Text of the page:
Echo the Letter Sounds – Jack Hartmann
Favorite Letter – Patty Shukla
Letter Sounds A to Z – Jack Hartmann
Mr. Muphy's Most Amazing Super Savings Store – Vincent Nunes
Musical Movement Alphabet – Music with Mar.
My Name Starts With a Letter – Nancy Schimmel and Fran Avni
Pineapple – Fran Avni
Sounds of the Alphabet – Marilyn M. Linford
We're Going to the Farm – Music, Movement & Magination
Words! – Ron Brown

Teaching the Shapes and Heights of Letters
Cheering Letters – Dr. Jean
Drawing in the Air – Music with Mar.
I Like Letters – Music, Movement & Magination
Letter Aerobics – Dr. Jean
Move to the Alphabet – Jack Hartmann
Shapes Make Letters (Part 1) – Music with Mar.

See our Songs that Teach Long and Short Vowel Sounds

Digraphs, Blends, and Diphthongs
See our Songs that Teach Letter Blends, Digraphs, and Diphthongs

B - (Basic Music Beat) – Music with Mar.
Bb – Greg Whitfield
Bananas – Patty Shukla
Big Bagels – Kelly Good
Bite for B – Intelli-Tunes
Bring Back the Bat – Nancy Schimmel and Fran Avni

C - (Celtic) – Music with Mar.
Cc – Greg Whitfield
Crawl for C – Intelli-Tunes

D - (Disco) – Music with Mar.
Dd – Greg Whitfield
Dance for D – Intelli-Tunes

F - (Folk) – Music with Mar.
Ff – Greg Whitfield
Flip for F – Intelli-Tunes
The Frosty Fable (the f sound) – Dan Crow

G - (Gospel) – Music with Mar.
Gg – Greg Whitfield
Gentle Giraffe – Marla Lewis
Get Your Own Goat – Fran Avni
Grin for G – Intelli-Tunes

H - (Hawaiian) – Music with Mar.
Hh – Greg Whitfield
Hop for H – Intelli-Tunes

J - (Jazz) – Music with Mar.
Jack the Giant (soft G and J sound) – Dan Crow
Jj – Greg Whitfield
Jump for J – Intelli-Tunes
Jump for Jesus – Kelly Good

K - (Klezmer) – Music with Mar.
The "K" Club – Greg Whitfield
Kid in Kalamazoo – Kelly Good
Kiss for K – Intelli-Tunes
Kiss the Cow (hard C and K sound) – Dan Crow

I Love My Pillow (the l sound) – Dan Crow
L - (Lullaby) – Music with Mar.
Ll – Greg Whitfield
Lick for L – Intelli-Tunes
Licking Lollipops – Songs for Speech and Language Skills
Lola the Lonely Llama – Kelly Good

I Love Foods that Start with "M" – Marla Lewis
M - (Merengue) – Music with Mar.
Mm – Greg Whitfield
March for M – Intelli-Tunes
Monkey Say, Monkey Do – Jack Hartmann
Muffin Mix – Fran Avni
No More Gum (the m sound) – Dan Crow

N - (New Age) – Music with Mar.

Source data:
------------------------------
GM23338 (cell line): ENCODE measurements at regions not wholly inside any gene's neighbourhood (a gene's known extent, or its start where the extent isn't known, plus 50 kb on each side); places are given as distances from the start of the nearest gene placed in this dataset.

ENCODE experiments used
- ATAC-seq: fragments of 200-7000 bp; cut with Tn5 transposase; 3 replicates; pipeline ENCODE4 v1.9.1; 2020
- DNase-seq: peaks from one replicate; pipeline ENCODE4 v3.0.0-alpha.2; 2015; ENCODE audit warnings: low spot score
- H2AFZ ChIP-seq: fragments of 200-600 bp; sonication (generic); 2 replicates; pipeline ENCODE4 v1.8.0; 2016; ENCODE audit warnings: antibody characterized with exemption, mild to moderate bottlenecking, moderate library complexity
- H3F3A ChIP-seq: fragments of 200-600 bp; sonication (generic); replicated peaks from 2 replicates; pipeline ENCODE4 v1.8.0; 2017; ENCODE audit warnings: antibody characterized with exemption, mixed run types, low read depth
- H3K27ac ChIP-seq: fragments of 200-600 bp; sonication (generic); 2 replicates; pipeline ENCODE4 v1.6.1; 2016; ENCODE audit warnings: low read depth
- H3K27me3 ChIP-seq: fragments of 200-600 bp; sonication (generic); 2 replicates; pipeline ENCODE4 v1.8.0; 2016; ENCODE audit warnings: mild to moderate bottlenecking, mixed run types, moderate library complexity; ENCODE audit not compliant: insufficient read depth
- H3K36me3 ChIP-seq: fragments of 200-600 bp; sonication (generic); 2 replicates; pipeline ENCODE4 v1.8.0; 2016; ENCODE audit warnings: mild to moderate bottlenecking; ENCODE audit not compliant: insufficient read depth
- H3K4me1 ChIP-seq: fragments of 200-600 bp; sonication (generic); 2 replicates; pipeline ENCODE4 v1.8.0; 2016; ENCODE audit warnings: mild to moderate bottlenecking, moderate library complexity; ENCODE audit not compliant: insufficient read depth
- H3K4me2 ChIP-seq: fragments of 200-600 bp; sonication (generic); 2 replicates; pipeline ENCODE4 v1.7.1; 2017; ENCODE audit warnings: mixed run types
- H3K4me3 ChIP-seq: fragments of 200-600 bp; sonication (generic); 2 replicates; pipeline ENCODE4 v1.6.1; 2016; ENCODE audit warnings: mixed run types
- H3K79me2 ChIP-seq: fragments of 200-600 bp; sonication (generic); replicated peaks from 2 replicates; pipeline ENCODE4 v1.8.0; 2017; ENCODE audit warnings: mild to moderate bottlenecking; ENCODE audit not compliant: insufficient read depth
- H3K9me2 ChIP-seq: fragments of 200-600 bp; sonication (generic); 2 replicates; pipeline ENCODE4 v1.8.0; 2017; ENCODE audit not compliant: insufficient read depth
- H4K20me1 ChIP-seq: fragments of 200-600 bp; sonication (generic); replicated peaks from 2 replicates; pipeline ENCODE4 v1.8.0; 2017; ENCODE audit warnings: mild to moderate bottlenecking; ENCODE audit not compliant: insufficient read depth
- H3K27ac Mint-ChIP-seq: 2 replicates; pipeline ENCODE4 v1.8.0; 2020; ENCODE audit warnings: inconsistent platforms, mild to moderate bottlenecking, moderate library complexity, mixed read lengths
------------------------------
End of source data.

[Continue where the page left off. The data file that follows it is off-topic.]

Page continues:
Nn – Greg Whitfield
Nine Naughty Newts – Kelly Good
Wiggle Your Nose for N – Intelli-Tunes

OOPS! (the p sound) – Dan Crow
P - (Polka) – Music with Mar.
Pp – Greg Whitfield
Percy the Pirate – Kelly Good
Point for P – Intelli-Tunes

Q - (Quanho) – Music with Mar.
Qq – Greg Whitfield
Quitet Q for Q – Intelli-Tunes

R - (Reggaton) – Music with Mar.
Rain Rain Rain (the r sound) – Dan Crow
Rr – Greg Whitfield
Rock and Roll – Kelly Good
Rock and Roll Star – Fun Phonics Songs
Run for R – Intelli-Tunes
The Ballad of Rueben Rooster (the r sound) – Dan Crow
Vroom Goes the Red Race Car – Patty Shukla

S - (Soul) – Music with Mar.
Seven Silly Squirrels – Fran Avni
Ss – Greg Whitfield
Sleep for S – Intelli-Tunes
Soup! Soup! Soup! (the s sound) – Dan Crow

T - (Tango) – Music with Mar.
Time To Take Time (the t sound) – Dan Crow
Tiptoe for T – Intelli-Tunes
Tt – Greg Whitfield
Timmy – Kelly Good

Make a V for V – Intelli-Tunes
V - (Vaudville) – Music with Mar.
Vv – Greg Whitfield

One Wet Windy Wednesday – Fran Avni
W - (Western Swing) – Music with Mar.
Walk for W – Intelli-Tunes
Ww – Greg Whitfield

Make the Sound for X – Intelli-Tunes
X - (Xhosa) – Music with Mar.
Xx – Greg Whitfield
eXiting – Kelly Good

Y - (Yass) – Music with Mar.
Yay for Y – Intelli-Tunes
Yy – Greg Whitfield
Yoshi the Yellow Yak – Kelly Good

Z - (Zydeco) – Music with Mar.
Zz – Greg Whitfield
Zip Your Lip for Z – Intelli-Tunes

See also:
Using Alliterative Songs to Teach Letter Sounds -- Nancy Schimmel and Fran Avni

See more of our Language Arts & Reading Skills Song Lyrics

Listen to the letters of the English alphabet

Start learning English with the alphabet, because it contains letters that will help you learn to read and write.

Origin of the alphabet and pronunciation of English letters

The basis of the modern English alphabet is the Latin alphabet, but the names of the English letters differ significantly from the original Latin ones, so they must be learned by heart. The fact is that the English alphabet consists of 26 letters, and in the language itself there are 44 sounds (according to some studies, up to 49). This means that the same letter can express several sounds . Conversely, one sound can be written in different letters . That is, we can talk about the pronunciation of a letter only in a specific word. Take for example the sound [f], it can be expressed by the letter f> fish (fish) , as well as combinations of letters ph> philosophy (philosophy) or gh> laughter (laughter) .

This means that the name of the letter and its pronunciation are two different things. When we talk about the alphabet, we mean the names of the letters.

American English Alphabet with Pronunciation

First, listen to each letter of the English alphabet separately. Click on the letter and she will name herself! Pay attention to transcription. The American name for the letter Z sounds like [zi], the British one like [zad].

Aa[eɪ] Bb[biː] Cc[siː] Dd[diː]
Ee[iː] Ff[ɛf] Gg[ʤiː] Hh[eɪʧ]
Ii[aɪ] Jj[ʤeɪ] Kk[keɪ] Ll[ɛl]
Mm[ɛm] Nn[ɛn] Oo[oʊ] Pp[piː]
Qq[kjuː] Rr[ɑr]/[ɑː] Ss[ɛs] Tt[tiː]
Uu[juː] Vv[viː] Ww[ˈdʌbljuː] Xx[ɛks]
Yy[waɪ] Zz[zi]/[zɛd] American: [zi] or British (international) version: [zed]

Now listen to the whole alphabet

Try to learn the English alphabet by heart. Why this is necessary and how to learn it better, you will find out by reading this page to the end.

Why know the alphabet by heart?